There are bus services from the neighboring countries of PanamÃ¡, Nicaragua, Honduras, El Salvador, Mexico and Guatemala.
There is an extensive network of bus routes within the country with reasonable fares. Departures are very punctual, though routes often take longer than expected. Stop by the Tourist Office downtown (underneath the Gold Museum in the Plaza--ask anyone and they'll be able to help you out). The bus system is a safe and even fun way to see a lot of the country cheaply and not have to worry about car rentals. Getting around without Spanish is no problem.
Ronald is the owner of the Language Centre that we work with in San Jose. Ronald is from Costa Rica and studied Spanish Linguistics. He has worked for over 16 years teaching Spanish to people from many different countries. He has also in been a coordinator for other schools and programs with international students and volunteers.
Citizens of the US, Canada, most Eu nations, Japan and Israel receive a 90 day visa on arrival in Costa Rica. Citizens of Australia, New Zealand and Ireland also do not require a visa in advance but only receive 30 days upon arrival.
If you are staying for more than 3 months you will need to leave the country for at least 72 hours to receive another 90 days visa. Most volunteers use this as an opportunity to visit neighbouring Nicaragua or Panama.
If you are planning to work in Cambodia then you will need to obtain a police records background check before starting your placement. For details on the application procedure in your home country please take a look at: www.travel-to-teach.org/CRB-information.php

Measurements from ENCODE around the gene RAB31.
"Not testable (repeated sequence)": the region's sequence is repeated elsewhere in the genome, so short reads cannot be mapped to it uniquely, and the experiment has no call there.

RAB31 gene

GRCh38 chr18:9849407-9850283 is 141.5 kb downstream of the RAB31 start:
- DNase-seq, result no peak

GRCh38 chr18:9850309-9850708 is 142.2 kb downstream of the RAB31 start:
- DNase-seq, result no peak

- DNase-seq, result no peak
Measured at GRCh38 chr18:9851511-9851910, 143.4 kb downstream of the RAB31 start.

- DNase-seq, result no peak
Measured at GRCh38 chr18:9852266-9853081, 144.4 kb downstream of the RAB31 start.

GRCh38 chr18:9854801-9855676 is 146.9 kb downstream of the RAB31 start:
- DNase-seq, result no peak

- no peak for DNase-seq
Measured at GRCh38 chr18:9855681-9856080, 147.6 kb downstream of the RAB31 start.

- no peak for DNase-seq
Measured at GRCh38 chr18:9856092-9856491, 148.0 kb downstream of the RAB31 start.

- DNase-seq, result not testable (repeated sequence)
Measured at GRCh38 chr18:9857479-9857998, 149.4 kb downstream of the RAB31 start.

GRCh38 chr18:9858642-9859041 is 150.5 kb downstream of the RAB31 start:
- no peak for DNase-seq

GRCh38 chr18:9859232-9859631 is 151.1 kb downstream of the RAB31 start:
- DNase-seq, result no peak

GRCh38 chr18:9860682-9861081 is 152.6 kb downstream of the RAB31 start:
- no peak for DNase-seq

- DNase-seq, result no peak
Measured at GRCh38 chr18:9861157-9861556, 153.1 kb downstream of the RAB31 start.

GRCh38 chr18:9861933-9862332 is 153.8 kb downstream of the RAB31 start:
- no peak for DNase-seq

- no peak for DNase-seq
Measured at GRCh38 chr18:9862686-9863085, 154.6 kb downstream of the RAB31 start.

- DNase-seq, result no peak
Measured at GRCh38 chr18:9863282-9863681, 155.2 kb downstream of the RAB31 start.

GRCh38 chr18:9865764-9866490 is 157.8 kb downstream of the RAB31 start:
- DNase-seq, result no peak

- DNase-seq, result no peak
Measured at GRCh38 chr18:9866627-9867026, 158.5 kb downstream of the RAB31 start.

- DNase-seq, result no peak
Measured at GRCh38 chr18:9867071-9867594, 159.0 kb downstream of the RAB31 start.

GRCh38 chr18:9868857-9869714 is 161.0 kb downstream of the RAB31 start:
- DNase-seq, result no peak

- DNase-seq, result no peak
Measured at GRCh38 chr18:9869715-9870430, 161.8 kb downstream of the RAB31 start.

At all other locations you will be required to abide by the Travel to Teach Child Protection Policy.
Malaria: Prophylaxis with chloroquine is recommended for the provinces of Alajuela, Limon (except
for Limon City), Guanacaste, and Heredia.
Hepatitis A: Recommended for all travellers.
Typhoid: Recommended for all travellers.
Hepatitis B: For travellers who may have intimate contact with local residents, especially if visiting for more than 6 months.
Measles, Mumps, Rubella (MMR): Two doses recommended for all travellers born after 1956, if not previously given.
Tetanus-diphtheria Revaccination recommended every 10 years.
More information available from the WHO's (World Health Organisation) Travellers health information
One of the conditions of entry onto our programs is that volunteers have travel insurance. Most importantly the insurance needs to include medical treatment and repatriation in case of unforeseen accidents or illnesses. Volunteers should purchase insurance independently and bring a copy of their insurance certificate with them for their local co-ordinator to check before starting their program. Read our terms and conditions.